Changes to health insurance coming for retired veterans & famili - - No One Gets You Closer

Changes to health insurance coming for retired veterans & families


SHERMAN -- Keitha Sonnier is a hair stylist in Sherman. She's also a mother of three and says she relies on the health insurance her husband, Nate, gets through the military as a reward for his 20 years of service.

"He worked really hard to protect our country," she said. "When you stay 20 years in the military, it's not just for the service of your country, but it's also because you want those benefits that are available to you after you retire."

Health insurance is offered to retired veterans, like Nate, and their families through a military-managed provider called Tricare.

Their current coverage called Tricare Prime means they pay a small co-pay for doctor visits.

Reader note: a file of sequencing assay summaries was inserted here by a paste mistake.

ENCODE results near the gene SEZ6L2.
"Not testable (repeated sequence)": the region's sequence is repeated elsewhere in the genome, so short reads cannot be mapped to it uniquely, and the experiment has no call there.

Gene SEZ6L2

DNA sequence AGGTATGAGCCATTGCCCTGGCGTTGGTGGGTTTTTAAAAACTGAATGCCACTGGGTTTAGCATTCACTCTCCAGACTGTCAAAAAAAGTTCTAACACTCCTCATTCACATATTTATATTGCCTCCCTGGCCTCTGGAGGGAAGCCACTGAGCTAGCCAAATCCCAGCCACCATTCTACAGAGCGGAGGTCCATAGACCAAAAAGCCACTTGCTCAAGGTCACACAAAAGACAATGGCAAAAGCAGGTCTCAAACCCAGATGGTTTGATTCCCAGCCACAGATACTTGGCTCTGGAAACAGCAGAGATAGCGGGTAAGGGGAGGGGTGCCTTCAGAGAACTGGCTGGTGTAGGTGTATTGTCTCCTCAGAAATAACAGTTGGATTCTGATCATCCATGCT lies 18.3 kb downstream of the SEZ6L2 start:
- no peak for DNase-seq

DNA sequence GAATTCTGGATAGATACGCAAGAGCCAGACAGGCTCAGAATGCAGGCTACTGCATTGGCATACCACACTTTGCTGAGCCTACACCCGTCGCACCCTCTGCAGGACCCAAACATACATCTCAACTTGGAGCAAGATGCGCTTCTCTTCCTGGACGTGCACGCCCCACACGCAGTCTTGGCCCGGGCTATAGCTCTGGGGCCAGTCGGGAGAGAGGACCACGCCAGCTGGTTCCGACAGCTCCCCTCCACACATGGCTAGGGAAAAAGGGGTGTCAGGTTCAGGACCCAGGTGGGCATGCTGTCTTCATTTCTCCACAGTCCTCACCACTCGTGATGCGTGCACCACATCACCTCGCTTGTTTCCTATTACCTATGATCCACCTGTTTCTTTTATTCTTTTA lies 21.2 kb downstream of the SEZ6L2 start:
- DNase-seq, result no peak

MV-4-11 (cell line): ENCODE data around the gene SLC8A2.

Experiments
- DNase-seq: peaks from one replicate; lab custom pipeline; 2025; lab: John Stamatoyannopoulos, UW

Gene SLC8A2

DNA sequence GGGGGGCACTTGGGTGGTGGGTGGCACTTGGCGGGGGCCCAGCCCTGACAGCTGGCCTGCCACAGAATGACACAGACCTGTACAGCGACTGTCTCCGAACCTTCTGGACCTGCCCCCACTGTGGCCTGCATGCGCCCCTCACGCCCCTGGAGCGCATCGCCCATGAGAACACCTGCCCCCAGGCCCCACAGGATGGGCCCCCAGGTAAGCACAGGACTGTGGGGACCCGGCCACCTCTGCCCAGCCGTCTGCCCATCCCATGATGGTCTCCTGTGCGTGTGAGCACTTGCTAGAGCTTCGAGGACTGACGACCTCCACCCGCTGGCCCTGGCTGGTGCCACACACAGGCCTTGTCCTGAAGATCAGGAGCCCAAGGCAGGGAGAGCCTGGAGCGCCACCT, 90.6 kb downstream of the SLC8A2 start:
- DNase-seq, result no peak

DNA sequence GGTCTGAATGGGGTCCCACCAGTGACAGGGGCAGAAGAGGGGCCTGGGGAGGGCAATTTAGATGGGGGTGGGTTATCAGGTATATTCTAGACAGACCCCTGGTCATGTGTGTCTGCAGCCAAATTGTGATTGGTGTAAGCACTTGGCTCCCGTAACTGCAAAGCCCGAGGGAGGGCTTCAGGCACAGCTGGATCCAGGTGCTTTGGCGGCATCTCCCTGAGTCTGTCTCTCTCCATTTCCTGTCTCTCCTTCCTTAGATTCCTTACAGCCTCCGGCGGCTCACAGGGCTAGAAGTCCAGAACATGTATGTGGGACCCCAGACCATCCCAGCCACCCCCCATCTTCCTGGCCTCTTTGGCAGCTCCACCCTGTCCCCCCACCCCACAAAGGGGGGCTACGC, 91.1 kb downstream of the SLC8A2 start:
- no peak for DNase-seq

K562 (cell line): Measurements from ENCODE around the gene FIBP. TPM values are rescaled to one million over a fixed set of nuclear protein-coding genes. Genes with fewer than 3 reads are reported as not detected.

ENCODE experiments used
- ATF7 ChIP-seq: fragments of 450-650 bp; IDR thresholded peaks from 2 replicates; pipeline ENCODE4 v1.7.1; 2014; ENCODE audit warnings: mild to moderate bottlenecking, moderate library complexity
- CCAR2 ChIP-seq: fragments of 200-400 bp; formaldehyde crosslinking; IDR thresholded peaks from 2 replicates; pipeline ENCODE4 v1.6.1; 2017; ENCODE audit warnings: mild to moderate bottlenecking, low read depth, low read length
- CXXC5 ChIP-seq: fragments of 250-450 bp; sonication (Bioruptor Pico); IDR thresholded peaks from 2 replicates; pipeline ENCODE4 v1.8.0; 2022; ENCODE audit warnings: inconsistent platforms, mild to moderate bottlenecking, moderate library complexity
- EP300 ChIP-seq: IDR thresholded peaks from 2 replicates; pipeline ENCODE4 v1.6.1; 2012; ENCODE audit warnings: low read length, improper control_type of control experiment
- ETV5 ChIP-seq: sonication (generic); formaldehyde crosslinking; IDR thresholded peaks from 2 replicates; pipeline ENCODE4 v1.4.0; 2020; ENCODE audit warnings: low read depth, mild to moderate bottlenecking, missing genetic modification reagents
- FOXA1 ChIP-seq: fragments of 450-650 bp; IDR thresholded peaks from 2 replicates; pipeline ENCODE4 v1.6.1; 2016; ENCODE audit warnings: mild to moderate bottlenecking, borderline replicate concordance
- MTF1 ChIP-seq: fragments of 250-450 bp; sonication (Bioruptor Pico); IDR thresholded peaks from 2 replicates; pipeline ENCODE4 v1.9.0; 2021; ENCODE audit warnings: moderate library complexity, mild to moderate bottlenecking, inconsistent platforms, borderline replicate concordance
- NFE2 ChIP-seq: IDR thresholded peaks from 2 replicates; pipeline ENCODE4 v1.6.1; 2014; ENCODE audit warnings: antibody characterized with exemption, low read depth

But because of recently renegotiated contracts with Tricare, the Sonniers along with an estimated 170,000 other beneficiaries will soon see a substantial increase in out-of-pocket costs.

"It just has really changed the direction of what it was previously," Keitha Sonnier said.

Under the new rules, beneficiaries who live more than 40 miles from a military treatment facility or base will have to shift to a lower level of coverage called Tricare Standard.

That leaves families like the Sonniers to pay not only a $300 deductible annually, but also 25% of the entire doctor bill out-of-pocket, which for the Sonniers, could cost hundreds of dollars each.

As a result, Sonnier and another retired military family have started an online petition with hopes that Washington will review the changes before they take effect later this year.

"It's not just about retired military because if it can change for us, it can change for active duty as well," she said.

The move is expected to save the health care system $55 million dollars. The changes are scheduled to take effect October 1, 2013.